The following morning, I had a small fruit as breakfast and stood in the long queue outside the museum to tackle the works of Cezanne, hoping that food wasn’t his favorite subject to paint. I should mention here that I had visited the Louvre the day before on a full stomach so that I could tell the difference when I tried D’Orsay the Hemingway way. I watched the work of many great artists and reserved the Cezzane corner till the hunger reached its peak. When I was starving before his painting of a woman in green silk, it was far from a good experience. First there was the wild hunger, then the embarrassment of the sound of my stomach acids in a quiet corridor, and finally the temptation of giving it all up. Frankly, if it wasn’t for Hemingway’s earnestness to learn and improve his craft through this method, I would have headed straight to the museum restaurant. And so I stayed- put before the paintings, immersing myself in the details in order to distract myself from the brain signals begging for food.

To my surprise, the learning came slowly and gracefully. There was a distinct sharpness that stood out and it came through every brushstroke and not just in its collective outcome. It came in the revelation of the artist’s ability to transform something as fluid and basic as paint into real sensations. Cezzane had painted silk so that it could be felt without touch, he had painted eyes that came alive from the darkness of the empty space behind them, and he had painted skin that felt fresh and alive. And there it was! The spiritual dimension that made the process of work so much more meaningful than the subject. I realized then that when one is challenged by something fundamental, one has the innate capability to transcend. And so, in that tiny moment of transcending the debilitation of hunger, I saw that a great piece of work could only be a result of an artist working on himself as a human being.

The more he worked on himself, the more he refined his art. When you understood his art, you understood his evolution and finally, the artist. I was reminded what the famous artist S.H. Raza had once said to me in his Paris studio. “Concern yourself with those who understand you and continue to work on yourself”. And right there, came the learning that had brought me this far: true creativity happened in transcendence. When you transcend thoughts and connect to the source, a stillness arises. It is in this stillness, when you are no more, when time is no more that authentic creativity emerges and expresses itself. And so, if Hemingway had enhanced his craft in Paris he owed it to his own enhancement through the basic and powerful tool of hunger.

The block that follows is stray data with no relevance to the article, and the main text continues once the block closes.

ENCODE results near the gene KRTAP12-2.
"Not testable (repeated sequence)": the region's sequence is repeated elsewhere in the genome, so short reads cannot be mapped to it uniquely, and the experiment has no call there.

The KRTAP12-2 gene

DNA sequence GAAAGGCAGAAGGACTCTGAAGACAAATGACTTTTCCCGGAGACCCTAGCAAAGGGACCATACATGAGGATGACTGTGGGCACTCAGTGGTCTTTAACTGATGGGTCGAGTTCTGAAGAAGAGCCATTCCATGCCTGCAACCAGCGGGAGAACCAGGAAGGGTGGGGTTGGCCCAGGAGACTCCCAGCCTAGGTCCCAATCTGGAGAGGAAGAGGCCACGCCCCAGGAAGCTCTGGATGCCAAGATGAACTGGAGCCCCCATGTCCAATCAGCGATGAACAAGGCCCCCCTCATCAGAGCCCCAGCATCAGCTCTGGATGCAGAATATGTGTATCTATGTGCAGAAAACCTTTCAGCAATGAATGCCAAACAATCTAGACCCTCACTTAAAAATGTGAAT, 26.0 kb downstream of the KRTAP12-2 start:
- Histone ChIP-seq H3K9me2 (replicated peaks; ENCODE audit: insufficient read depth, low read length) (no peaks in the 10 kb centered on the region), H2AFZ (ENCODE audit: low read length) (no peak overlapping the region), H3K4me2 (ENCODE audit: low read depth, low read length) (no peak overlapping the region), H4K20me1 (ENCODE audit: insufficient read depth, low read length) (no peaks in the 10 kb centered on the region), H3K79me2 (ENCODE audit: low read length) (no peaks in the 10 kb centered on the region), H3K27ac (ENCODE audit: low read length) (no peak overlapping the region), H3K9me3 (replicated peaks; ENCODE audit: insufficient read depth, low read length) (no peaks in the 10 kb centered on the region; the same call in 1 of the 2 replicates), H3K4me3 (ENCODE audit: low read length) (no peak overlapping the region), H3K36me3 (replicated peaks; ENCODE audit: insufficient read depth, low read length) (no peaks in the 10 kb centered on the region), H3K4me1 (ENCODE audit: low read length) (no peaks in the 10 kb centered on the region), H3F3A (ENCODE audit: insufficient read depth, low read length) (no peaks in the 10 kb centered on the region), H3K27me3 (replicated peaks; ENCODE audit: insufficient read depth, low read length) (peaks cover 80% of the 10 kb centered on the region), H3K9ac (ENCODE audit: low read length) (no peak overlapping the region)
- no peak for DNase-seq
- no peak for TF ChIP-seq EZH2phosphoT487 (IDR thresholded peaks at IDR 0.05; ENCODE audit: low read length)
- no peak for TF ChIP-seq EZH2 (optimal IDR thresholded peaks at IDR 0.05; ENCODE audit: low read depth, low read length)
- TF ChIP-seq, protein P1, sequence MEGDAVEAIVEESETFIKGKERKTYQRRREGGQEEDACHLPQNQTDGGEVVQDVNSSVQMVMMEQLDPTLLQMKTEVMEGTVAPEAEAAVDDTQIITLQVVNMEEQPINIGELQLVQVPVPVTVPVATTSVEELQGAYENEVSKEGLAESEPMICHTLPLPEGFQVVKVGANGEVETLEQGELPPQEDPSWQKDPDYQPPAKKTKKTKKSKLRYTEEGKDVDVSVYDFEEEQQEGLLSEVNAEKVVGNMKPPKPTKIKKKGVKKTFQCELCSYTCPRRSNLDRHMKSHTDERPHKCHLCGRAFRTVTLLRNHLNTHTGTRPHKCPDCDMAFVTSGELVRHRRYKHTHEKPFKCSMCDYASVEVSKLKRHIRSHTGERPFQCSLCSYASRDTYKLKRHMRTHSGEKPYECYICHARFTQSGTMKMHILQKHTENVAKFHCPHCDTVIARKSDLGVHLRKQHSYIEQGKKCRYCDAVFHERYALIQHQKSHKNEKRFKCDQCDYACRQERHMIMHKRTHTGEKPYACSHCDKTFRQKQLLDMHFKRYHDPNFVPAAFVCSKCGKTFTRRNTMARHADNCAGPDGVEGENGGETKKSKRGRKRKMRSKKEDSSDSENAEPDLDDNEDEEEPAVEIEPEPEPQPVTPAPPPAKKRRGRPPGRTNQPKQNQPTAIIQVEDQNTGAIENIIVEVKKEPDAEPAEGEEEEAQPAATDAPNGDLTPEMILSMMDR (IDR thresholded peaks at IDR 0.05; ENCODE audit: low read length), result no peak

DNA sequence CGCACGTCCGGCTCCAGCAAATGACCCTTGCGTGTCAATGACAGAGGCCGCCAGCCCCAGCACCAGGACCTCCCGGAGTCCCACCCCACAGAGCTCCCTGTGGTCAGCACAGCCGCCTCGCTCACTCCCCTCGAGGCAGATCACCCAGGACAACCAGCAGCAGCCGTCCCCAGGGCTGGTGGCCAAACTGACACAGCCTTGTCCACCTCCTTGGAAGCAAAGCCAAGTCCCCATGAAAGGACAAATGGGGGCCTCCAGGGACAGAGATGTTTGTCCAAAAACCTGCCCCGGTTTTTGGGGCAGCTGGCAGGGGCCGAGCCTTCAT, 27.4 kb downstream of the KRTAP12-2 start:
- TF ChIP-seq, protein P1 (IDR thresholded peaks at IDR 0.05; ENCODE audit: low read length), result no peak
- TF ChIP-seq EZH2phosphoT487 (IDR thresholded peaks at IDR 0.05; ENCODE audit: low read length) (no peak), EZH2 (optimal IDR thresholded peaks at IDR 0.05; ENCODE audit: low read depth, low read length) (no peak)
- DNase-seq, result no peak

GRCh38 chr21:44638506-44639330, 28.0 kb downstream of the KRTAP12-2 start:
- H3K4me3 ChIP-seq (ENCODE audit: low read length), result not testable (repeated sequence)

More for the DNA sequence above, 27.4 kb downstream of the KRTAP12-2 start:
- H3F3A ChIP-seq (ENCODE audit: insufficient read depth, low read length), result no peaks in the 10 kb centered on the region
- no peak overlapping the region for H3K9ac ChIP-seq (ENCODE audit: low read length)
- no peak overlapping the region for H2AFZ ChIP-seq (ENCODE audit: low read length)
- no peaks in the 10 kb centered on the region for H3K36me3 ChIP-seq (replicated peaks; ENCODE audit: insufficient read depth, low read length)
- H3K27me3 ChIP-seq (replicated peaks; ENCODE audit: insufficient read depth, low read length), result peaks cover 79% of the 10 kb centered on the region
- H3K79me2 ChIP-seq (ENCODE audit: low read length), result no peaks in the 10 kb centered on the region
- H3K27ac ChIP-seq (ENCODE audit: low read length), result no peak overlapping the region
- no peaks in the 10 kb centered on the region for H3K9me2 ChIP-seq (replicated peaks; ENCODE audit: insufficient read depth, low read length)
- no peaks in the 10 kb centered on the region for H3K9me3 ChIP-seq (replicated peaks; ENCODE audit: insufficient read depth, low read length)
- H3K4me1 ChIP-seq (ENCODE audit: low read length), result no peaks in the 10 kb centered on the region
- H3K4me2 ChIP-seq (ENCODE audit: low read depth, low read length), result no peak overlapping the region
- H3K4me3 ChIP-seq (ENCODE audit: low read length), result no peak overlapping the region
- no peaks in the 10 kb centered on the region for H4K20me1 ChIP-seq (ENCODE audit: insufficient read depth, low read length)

Over the years, I have seen the role creativity plays in the evolvement of a human being. Even though we live inside the boundary of a body, we have the ability for seamless creative expression. The truth is, a great piece of work always reveals that it has come from a timeless source which is what makes it great. In my experience, being born human means to be a tireless creator, whether it is by finding creative solutions, or expressing through various art forms or creating one’s own destiny. No matter how you look at it, creativity is the only way to release ourselves from stagnation, mediocrity and repetition. We are all blessed to have everything at our disposal to become true creators- from the canvas to the cosmos. My realization of discipline and creativity deepened further through the practice of yoga. Having said that, what Paris teaches is incomparable.